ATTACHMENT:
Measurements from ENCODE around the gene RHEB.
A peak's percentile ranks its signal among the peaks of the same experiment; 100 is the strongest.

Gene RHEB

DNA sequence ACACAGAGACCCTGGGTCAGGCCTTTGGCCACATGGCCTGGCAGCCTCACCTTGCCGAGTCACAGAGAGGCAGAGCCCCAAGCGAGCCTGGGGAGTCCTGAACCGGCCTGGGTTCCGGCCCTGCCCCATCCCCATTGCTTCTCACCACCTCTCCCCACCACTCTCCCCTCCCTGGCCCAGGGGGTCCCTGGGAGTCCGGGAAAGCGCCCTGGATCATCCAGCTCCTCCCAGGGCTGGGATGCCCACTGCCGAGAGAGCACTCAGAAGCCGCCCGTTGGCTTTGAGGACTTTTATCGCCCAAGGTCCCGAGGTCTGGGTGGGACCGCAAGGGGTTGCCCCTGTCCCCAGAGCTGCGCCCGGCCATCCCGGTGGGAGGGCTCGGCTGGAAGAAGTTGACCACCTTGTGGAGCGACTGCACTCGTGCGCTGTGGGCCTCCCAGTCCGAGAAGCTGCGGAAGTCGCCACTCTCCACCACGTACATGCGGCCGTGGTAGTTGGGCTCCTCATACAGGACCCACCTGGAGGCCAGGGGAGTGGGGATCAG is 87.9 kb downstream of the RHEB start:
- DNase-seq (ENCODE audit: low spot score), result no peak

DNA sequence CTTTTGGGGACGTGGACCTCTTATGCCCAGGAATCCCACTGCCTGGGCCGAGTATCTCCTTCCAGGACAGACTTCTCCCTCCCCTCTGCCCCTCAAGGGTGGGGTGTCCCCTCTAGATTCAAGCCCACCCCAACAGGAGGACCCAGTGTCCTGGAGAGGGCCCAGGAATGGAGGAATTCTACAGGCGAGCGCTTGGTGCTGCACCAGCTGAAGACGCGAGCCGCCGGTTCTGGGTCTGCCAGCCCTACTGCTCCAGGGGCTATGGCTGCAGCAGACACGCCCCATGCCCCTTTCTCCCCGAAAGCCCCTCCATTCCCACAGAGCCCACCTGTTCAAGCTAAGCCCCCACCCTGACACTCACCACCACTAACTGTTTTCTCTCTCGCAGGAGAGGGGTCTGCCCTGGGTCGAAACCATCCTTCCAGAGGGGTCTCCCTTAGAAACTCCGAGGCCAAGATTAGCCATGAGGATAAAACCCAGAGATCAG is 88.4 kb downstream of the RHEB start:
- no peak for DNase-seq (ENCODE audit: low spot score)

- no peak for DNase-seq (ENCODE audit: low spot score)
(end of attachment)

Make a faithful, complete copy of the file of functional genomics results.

Measurements from ENCODE around the gene RHEB.
A peak's percentile ranks its signal among the peaks of the same experiment; 100 is the strongest.

Gene RHEB

DNA sequence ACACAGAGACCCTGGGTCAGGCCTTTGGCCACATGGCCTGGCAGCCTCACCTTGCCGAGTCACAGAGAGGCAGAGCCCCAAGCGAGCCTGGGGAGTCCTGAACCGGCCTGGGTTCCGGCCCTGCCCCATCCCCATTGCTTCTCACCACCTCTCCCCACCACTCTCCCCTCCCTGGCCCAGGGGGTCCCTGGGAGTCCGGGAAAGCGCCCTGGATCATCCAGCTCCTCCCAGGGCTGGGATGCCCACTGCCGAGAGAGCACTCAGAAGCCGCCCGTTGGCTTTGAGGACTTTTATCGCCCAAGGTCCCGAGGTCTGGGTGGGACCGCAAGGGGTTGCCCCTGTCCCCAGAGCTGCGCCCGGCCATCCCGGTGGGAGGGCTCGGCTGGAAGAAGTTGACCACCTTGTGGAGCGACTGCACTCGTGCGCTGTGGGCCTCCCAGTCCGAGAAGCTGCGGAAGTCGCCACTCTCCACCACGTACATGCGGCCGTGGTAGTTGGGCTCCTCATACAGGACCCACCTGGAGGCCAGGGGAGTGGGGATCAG is 87.9 kb downstream of the RHEB start:
- DNase-seq (ENCODE audit: low spot score), result no peak

DNA sequence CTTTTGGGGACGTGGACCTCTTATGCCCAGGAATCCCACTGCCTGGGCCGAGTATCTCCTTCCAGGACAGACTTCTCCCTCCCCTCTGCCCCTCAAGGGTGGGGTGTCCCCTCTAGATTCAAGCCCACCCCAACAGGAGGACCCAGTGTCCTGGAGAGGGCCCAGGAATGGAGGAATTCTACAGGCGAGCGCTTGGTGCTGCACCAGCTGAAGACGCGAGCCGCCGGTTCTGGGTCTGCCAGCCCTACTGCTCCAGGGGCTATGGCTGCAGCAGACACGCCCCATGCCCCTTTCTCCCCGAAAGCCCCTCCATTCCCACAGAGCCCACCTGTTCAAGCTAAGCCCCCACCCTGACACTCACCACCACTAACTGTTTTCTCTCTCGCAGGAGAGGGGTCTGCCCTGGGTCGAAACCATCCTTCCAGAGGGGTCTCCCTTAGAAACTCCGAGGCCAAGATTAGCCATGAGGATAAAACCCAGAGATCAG is 88.4 kb downstream of the RHEB start:
- no peak for DNase-seq (ENCODE audit: low spot score)

- no peak for DNase-seq (ENCODE audit: low spot score)